Over the weekend a deal was brought to my attention in West London; comprising of a number of flats, done surprisingly well.The property is spacious, light and airy.The developer has gone bust, and the property has ended up in receivership.We now have the contract and are looking for a property investor with whom to close the deal.
When considering a property is important to not just look at the number of bedrooms, but to look at the square footage. Why? A one bedroom flat might have the same square footage as a two bedroom flat.The only difference between the two is a plaster board.
So, instead of having a number of large and airy flats, one can havesay 25% more flats which are more bog standard. In this case a more bog standard proposition may have had a stronger return.
I was presented with this deal as a buy, breakup and resell opportunity.However, after further research this isnot the right strategy for the current environment.The market is illiquid and uncertain.The chances of reselling in this market, at a decent margin, is questionable.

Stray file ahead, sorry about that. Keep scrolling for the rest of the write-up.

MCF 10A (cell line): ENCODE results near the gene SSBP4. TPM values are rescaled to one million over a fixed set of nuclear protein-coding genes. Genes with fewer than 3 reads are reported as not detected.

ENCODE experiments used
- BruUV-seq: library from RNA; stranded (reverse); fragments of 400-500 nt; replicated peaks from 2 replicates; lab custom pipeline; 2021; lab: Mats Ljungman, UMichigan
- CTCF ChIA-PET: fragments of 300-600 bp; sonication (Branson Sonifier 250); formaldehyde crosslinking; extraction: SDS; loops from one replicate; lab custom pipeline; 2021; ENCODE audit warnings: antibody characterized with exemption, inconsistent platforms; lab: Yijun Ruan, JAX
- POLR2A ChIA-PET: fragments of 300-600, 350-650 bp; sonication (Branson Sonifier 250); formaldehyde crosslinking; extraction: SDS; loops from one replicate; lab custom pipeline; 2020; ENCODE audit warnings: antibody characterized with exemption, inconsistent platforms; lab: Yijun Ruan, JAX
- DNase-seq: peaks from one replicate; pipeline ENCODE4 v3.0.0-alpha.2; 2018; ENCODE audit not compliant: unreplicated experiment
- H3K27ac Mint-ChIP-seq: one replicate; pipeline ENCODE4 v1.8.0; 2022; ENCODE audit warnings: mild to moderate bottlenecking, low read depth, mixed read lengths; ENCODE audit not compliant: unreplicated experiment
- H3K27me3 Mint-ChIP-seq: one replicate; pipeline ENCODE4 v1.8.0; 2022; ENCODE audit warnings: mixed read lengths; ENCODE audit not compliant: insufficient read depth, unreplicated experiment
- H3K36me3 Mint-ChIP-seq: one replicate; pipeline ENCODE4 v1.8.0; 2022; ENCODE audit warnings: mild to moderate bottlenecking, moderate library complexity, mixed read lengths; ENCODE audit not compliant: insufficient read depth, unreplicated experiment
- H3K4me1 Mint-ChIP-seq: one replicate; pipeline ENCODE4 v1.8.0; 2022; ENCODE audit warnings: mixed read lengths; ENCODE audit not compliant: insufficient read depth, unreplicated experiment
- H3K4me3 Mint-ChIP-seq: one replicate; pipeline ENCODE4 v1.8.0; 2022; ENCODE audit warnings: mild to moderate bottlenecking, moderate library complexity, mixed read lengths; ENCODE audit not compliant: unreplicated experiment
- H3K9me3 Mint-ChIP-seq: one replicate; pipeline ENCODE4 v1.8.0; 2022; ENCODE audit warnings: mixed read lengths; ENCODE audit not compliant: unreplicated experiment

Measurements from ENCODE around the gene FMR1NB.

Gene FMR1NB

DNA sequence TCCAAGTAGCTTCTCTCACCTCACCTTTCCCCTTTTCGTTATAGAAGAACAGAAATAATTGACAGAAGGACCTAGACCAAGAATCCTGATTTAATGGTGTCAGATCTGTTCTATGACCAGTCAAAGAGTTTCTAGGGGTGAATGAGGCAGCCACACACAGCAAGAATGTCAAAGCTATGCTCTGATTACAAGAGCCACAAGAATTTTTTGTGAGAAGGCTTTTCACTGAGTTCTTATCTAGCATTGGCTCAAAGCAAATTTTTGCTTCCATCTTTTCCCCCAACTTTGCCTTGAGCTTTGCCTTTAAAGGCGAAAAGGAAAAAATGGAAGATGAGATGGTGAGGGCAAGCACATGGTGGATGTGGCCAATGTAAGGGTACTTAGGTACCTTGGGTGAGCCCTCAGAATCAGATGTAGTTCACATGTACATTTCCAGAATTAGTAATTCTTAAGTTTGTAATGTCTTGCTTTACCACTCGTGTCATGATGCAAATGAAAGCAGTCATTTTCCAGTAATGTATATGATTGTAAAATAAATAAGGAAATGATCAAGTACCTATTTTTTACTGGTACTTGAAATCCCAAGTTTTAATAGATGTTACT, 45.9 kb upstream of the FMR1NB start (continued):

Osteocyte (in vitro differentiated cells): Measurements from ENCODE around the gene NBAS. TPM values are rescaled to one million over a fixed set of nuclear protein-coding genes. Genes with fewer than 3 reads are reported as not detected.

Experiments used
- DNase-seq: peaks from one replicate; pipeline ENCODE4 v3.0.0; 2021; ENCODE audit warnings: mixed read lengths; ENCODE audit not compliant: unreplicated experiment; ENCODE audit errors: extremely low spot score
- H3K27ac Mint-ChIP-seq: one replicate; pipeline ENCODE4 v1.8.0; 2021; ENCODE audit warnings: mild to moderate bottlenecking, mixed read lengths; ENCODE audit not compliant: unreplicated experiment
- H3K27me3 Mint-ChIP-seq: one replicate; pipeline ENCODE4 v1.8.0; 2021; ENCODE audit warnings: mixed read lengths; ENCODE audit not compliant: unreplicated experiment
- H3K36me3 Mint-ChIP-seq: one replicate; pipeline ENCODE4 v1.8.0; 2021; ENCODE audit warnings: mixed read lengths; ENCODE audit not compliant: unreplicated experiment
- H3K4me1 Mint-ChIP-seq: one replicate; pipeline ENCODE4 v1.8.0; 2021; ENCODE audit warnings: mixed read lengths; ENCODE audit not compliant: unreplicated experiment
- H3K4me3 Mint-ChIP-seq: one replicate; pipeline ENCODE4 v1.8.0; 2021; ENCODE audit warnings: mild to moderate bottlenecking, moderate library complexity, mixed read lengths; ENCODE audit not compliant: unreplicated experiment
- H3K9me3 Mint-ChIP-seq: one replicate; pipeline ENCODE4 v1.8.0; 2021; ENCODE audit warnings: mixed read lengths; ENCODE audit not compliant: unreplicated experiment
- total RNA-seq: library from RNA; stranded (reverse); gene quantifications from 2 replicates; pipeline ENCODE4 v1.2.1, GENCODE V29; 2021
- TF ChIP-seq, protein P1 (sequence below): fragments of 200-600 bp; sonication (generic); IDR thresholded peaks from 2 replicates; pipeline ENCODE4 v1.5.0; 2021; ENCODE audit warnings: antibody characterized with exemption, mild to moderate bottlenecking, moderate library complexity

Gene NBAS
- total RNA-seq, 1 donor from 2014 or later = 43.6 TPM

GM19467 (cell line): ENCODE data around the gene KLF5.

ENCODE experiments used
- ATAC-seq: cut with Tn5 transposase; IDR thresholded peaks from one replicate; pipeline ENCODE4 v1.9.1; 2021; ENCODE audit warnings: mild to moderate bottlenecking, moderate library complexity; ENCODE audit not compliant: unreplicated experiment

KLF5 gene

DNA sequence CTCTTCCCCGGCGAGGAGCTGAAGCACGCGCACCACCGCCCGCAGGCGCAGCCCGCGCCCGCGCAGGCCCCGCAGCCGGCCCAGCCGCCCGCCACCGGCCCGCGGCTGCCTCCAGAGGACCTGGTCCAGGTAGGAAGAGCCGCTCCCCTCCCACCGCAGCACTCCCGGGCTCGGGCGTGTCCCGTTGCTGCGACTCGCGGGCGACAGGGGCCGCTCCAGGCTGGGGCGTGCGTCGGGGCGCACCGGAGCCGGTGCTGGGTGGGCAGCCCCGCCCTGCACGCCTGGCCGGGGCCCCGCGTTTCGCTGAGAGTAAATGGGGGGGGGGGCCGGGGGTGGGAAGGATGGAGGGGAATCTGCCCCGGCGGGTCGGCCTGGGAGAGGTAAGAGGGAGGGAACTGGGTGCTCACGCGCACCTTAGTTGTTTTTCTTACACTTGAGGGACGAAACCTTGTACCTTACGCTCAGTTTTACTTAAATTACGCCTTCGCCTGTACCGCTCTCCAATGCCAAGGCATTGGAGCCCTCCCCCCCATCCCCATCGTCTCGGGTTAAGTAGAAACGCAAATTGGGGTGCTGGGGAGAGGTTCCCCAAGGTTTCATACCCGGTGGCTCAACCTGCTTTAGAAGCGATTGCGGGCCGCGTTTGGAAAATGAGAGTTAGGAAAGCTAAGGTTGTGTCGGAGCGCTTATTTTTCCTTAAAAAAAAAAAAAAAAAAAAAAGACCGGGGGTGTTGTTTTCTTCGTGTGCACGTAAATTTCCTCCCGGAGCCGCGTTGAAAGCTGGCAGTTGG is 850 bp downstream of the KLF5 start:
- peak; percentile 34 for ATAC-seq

There is,however,the case for holding this rareblock for a three to five year period.It will appreciate nicely and there will be solid profits to be made.It helps that there is alot of regeneration going on in the area.This will ensure the surrounding area lifts this block.
The other interesting aspect to this deal is the savings in stamp duty. Currently, the stamp duty on an investment of this size would be about 10% of the value. This puts a severe dent into the profit margin of the investment, albeit a few years into the future at the point of resell.However, applying something called the Multiple Dwelling Relief would bring this amount down to only 5%, which halves the amount payable.Another option would be to apply commercial rates to the transaction, there is a simpler tier of stamp duty which applies to commercial deals. There is one rate across the whole amount of the transaction, as opposed to residential, where there is a tiered system.
When purchasingsix or more dwellings the purchaser has the choice of which rate to apply.Surprisingly, there is an element of choice provided in this taxable transaction.The choice is obvious, the one which is cheaper.
It’s surprising how many lawyers are ignorant of this saving.Some even say they have to refer it to a stamp duty specialist. Uh…no; you just need to read the guidance, it’s on the HMRC website. Unfortunately, often it’s a case of passing the buck to someone else at a cost to the client.
It is unfortunate the developer has landed in this situation, as the development has been completed to a very good standard.There are some minor snagging issues from what I can see, but nothing major.